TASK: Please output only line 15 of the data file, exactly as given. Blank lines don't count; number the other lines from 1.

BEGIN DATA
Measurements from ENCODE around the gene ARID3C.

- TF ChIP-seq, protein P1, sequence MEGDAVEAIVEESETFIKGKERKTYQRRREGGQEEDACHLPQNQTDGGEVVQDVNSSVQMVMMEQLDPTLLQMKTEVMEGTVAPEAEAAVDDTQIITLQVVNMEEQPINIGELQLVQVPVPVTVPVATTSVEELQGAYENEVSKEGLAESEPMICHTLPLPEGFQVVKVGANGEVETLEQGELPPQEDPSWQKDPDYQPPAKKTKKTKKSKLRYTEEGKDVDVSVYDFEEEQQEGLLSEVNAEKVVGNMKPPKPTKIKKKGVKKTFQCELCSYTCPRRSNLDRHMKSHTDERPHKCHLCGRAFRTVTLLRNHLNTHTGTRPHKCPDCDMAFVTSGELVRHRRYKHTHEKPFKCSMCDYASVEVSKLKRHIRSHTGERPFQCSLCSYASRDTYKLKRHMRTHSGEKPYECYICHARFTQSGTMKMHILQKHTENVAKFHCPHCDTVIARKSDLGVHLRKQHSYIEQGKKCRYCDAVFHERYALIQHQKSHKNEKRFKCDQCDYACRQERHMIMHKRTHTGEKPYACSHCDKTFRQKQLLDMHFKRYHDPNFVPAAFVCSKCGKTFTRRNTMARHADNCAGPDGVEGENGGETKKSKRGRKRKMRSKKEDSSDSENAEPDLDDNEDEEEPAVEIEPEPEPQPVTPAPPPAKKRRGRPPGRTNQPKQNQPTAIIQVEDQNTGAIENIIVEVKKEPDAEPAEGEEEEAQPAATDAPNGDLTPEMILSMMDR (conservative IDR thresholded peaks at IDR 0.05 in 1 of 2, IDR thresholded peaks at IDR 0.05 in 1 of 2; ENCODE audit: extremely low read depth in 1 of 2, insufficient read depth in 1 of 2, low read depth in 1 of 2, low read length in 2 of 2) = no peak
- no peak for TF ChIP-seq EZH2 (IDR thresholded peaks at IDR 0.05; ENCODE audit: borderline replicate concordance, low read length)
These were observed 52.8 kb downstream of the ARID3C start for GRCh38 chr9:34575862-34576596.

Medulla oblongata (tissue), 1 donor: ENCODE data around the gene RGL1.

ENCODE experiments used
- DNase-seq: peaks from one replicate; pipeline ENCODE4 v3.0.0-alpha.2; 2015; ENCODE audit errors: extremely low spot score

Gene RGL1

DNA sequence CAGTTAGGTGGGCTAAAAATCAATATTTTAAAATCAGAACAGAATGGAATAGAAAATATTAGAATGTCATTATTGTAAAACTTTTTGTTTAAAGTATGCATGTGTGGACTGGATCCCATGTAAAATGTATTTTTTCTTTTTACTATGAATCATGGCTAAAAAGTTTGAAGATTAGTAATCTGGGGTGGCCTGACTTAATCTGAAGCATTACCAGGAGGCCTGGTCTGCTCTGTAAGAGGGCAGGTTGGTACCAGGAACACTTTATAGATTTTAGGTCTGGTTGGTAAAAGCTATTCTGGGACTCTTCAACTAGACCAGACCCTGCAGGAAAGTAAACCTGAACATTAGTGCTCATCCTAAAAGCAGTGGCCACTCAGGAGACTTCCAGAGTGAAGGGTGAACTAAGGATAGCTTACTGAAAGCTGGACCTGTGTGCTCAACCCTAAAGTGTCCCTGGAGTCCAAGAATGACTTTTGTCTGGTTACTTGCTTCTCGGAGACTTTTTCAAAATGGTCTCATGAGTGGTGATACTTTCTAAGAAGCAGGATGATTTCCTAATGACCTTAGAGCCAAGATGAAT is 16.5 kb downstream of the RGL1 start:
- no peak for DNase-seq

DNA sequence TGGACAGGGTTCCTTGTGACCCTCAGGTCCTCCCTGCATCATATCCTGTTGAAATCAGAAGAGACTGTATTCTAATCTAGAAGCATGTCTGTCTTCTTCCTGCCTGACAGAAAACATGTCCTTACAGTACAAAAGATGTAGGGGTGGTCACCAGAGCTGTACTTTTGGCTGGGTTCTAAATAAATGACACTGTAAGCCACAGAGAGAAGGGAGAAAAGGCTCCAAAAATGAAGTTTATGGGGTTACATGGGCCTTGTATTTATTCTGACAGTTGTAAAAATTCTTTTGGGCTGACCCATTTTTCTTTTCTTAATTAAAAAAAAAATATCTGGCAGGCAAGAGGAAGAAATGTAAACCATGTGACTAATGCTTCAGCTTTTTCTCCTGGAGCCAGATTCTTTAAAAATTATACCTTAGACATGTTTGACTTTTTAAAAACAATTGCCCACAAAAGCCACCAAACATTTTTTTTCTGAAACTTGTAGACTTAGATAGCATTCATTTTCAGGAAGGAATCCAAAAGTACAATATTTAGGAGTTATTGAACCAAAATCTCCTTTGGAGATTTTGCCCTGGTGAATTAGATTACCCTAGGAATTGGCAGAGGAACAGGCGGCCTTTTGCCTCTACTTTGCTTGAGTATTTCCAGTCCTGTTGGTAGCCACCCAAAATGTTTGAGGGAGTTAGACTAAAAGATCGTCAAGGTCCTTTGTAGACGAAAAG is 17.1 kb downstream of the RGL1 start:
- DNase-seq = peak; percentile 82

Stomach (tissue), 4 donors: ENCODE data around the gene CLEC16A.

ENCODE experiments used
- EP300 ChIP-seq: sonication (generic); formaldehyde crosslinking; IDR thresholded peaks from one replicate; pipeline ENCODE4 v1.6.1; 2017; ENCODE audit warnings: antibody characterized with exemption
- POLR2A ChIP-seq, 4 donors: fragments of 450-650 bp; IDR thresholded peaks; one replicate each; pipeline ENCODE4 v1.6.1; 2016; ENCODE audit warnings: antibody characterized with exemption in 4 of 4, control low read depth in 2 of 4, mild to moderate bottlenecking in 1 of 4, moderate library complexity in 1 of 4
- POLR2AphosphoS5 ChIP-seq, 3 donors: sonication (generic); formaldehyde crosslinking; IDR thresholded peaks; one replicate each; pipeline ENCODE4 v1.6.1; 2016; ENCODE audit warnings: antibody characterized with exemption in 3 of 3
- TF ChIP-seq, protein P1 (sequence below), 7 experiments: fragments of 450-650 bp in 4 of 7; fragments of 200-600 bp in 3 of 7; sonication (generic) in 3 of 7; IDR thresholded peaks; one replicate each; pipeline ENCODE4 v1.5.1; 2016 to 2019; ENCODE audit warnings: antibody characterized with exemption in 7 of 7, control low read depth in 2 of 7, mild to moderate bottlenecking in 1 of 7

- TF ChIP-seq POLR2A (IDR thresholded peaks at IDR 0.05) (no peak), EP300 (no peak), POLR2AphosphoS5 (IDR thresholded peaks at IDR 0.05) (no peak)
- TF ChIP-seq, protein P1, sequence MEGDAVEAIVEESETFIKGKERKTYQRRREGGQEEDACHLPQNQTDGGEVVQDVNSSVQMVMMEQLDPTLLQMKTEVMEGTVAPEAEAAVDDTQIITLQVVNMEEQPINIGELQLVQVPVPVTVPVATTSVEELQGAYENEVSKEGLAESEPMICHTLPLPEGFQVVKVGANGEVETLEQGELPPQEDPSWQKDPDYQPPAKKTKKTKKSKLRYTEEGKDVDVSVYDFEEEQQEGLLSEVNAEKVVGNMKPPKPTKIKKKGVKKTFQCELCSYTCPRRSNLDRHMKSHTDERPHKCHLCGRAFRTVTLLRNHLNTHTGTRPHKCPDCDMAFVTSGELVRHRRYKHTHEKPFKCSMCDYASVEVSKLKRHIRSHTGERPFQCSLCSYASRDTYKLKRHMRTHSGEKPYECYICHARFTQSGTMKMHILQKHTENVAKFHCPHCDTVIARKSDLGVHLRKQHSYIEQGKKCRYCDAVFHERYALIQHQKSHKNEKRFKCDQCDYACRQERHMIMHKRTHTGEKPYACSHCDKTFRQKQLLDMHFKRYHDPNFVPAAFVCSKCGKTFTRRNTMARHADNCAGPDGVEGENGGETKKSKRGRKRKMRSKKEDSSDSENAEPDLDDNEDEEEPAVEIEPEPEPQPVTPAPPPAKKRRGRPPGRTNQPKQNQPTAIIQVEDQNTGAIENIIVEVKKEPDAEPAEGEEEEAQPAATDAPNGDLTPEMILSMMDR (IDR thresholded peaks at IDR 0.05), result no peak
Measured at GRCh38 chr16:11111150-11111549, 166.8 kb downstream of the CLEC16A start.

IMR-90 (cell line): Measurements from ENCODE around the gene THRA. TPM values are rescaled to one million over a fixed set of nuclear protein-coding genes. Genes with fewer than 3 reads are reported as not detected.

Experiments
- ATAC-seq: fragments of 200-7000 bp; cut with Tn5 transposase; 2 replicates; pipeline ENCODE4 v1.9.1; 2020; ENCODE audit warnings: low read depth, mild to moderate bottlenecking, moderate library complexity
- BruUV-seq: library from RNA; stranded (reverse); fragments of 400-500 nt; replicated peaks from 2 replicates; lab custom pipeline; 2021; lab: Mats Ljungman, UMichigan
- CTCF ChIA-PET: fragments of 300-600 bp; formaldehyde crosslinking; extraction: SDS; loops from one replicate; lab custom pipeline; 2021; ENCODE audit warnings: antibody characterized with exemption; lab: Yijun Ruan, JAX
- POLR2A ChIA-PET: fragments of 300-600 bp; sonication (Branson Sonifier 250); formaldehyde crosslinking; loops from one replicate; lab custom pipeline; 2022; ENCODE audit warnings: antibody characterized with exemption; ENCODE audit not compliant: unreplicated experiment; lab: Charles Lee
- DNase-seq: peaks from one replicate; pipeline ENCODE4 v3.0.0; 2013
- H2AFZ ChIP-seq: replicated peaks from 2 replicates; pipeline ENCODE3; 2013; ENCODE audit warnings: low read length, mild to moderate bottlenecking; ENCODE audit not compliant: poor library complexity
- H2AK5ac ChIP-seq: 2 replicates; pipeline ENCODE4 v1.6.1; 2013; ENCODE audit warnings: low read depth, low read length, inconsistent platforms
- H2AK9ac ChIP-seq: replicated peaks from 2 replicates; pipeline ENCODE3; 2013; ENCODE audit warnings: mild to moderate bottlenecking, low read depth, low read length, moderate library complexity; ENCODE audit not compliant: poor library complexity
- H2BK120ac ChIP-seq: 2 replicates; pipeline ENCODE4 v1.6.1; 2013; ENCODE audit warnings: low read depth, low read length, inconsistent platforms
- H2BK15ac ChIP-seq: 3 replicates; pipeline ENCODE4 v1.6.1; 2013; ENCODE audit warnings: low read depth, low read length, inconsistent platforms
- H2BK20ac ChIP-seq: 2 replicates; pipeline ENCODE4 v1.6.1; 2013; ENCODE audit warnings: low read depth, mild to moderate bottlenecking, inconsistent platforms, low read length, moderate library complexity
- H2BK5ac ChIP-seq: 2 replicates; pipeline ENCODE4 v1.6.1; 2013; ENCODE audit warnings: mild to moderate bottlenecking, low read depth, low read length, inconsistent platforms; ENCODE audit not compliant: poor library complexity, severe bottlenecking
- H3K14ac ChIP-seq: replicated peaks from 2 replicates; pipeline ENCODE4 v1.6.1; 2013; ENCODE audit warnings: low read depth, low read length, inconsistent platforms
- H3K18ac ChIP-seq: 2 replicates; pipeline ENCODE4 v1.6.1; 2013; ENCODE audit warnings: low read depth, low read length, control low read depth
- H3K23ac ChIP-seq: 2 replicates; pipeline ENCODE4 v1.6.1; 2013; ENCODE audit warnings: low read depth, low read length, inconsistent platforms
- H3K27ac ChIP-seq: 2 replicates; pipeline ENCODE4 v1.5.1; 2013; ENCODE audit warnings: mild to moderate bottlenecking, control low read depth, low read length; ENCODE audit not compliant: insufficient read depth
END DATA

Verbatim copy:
- EP300 ChIP-seq: sonication (generic); formaldehyde crosslinking; IDR thresholded peaks from one replicate; pipeline ENCODE4 v1.6.1; 2017; ENCODE audit warnings: antibody characterized with exemption